Taught to kill, not to pity: Falklands veteran Tim Lynch believes Army training creates men capable of atrocities

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The Independent Online
I WAS 19 years old when I went to war, and I couldn't wait to get into battle. I was a member of the Army Air Corps and I leapt at the chance to set up a radio link for the evacuation of the wounded from Tumbledown in the Falklands. I sat with my feet dangling out of a helicopter flying so low that we had to rise to clear fences. Over the intercom, the pilot was humming 'The Ride of the Valkyrie'. We weren't flying into a battle in the South Atlantic, we were heading for South Vietnam. This wasn't real life, it was Apocalypse Now.

Later, from a vantage point on top of a ridge, I noticed a small group of figures picking their way along the valley. They were Argentine stragglers, trying to make it back to their own lines. I had no one to tell me what to do. They were no threat, but they were the baddies. Their lives were in my hands. I took aim at the leading figure and waited . . .

The investigation of claims made last year by former Lance-Corporal Vincent Bramley that he witnessed atrocities committed by 3 Para during the Falklands war raises painful questions for the British public, used to their soldiers being the good guys. 'Today Company G committed a war crime,' wrote an American officer during the Second World War, 'but they are going to win the war, however, so I don't suppose it matters.' Do we really want to know what happens when we send our boys to war?

The story about some Argentine prisoners being bayoneted on Mount Longdon was widely known within the forces on the islands after the war. Such events were not surprising to anybody who knows basic military training. Kipling wrote: 'And if sometimes our conduct isn't all your fancy paints, Why single men in barracks don't grow into plaster saints'.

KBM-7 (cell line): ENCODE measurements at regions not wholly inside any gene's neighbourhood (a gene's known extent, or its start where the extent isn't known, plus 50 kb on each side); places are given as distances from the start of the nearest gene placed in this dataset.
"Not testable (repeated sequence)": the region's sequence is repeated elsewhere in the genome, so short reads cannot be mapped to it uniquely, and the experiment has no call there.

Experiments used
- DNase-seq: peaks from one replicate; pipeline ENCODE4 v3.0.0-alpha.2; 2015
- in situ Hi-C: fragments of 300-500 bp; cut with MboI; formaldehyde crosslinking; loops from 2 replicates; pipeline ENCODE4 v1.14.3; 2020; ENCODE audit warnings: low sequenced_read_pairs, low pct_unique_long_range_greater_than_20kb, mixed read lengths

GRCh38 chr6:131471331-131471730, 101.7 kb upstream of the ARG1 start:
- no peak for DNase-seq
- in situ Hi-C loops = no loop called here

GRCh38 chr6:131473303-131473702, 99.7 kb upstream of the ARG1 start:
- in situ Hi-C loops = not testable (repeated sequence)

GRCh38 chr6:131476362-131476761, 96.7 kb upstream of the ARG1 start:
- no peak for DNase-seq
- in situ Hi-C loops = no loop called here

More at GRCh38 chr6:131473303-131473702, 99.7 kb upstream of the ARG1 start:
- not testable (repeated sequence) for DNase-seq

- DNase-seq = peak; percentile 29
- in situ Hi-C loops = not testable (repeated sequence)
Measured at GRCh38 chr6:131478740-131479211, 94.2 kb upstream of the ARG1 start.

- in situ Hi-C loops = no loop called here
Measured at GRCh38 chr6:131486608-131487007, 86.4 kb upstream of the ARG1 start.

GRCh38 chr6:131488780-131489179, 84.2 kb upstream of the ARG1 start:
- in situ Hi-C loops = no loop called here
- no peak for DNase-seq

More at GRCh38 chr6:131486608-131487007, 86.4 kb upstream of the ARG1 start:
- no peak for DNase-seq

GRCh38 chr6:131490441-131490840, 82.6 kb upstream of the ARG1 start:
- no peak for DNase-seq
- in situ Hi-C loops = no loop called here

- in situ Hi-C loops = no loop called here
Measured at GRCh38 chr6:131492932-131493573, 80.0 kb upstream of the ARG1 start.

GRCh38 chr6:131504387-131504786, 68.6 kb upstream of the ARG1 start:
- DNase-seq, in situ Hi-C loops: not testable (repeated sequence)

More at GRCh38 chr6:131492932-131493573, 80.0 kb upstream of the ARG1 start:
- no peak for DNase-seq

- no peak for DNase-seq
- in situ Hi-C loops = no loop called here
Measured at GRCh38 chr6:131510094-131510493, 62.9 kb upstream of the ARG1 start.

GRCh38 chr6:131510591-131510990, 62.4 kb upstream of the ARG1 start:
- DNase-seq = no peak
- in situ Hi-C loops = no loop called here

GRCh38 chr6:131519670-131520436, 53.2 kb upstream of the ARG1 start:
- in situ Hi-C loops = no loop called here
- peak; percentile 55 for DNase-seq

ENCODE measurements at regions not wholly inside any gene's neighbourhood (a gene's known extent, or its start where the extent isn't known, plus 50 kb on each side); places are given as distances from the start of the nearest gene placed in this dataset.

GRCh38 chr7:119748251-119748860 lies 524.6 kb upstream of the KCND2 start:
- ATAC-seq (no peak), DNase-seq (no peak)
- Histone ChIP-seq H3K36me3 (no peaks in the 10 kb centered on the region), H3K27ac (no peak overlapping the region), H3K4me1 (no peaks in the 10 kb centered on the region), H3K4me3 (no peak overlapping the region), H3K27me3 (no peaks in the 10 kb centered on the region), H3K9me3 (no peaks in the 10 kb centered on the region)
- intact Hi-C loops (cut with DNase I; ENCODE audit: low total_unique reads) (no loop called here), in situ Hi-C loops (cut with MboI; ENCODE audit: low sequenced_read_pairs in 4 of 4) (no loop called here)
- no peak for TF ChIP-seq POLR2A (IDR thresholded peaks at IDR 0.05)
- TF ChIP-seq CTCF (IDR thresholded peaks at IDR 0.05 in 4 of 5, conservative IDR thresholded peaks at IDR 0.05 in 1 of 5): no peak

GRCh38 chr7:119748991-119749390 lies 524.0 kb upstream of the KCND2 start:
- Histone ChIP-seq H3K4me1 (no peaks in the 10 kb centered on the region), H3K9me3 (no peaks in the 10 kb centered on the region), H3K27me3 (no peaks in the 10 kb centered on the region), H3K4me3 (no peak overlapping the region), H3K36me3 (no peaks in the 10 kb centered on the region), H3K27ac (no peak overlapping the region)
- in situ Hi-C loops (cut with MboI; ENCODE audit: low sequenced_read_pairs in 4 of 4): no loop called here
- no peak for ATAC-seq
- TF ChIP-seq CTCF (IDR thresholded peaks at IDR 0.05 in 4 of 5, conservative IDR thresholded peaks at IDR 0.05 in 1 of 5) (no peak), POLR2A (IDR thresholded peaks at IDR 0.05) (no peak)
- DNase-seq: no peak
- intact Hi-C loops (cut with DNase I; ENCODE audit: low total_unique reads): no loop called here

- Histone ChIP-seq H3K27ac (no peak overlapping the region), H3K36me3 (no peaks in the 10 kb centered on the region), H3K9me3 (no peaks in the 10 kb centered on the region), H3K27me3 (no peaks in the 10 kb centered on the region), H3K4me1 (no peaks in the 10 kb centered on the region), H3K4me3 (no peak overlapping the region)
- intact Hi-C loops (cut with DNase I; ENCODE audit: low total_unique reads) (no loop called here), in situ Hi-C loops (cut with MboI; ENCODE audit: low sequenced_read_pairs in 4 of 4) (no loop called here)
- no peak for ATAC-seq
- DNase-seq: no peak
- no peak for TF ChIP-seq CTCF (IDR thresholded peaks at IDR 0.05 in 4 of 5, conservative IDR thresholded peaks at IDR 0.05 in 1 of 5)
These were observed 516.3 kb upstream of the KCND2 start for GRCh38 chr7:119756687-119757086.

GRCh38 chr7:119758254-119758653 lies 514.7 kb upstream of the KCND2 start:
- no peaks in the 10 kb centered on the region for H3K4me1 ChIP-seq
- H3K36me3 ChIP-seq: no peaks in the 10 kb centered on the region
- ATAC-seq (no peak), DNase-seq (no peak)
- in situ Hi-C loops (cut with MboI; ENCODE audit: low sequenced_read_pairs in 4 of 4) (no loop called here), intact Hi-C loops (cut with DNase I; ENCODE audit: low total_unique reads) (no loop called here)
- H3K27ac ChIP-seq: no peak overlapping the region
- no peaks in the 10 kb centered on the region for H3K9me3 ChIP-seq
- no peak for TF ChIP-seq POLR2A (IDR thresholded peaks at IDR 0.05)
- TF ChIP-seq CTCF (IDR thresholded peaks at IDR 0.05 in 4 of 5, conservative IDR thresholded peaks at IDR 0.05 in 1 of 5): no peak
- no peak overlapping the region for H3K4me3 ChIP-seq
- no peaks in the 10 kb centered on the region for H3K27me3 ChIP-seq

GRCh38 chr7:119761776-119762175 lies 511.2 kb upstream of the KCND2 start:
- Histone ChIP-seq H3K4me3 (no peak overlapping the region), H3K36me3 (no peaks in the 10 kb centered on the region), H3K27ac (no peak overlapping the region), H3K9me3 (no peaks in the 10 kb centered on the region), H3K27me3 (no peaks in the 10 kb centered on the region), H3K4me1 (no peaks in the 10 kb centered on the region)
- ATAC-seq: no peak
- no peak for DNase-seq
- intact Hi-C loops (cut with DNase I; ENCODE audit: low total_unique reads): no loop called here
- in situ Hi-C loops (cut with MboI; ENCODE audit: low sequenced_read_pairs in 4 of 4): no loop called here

A soldier's training is only partly about gaining skills. Its main function is to shape the way recruits think, feel and act. Peter Bourne, a psychiatrist who wrote several studies of the military in the Vietnam era, says basic training is 'a masculine initiation rite that often has particular appeal to the late adolescent struggling to establish a masculine identity for himself in society'.

The details may vary from unit to unit and country to country, but the essentials remain. '(The) theory,' says former US Marine Michael Petit, author of Peacekeepers at War, 'is that before a man can be built, the identity he brought with him must be destroyed.' The recruit's hair is shorn, his every waking moment is controlled, everything he wears is military issue. He has to earn every privilege.

This period of 'beasting' is intended to make the recruit dependent on the group for support. The harder the 'beasting', the stronger the attachment of the survivors to the unit and the greater the sense of achievement. The survivors are special because they are part of something not everyone can join - a mystical elite of warriors.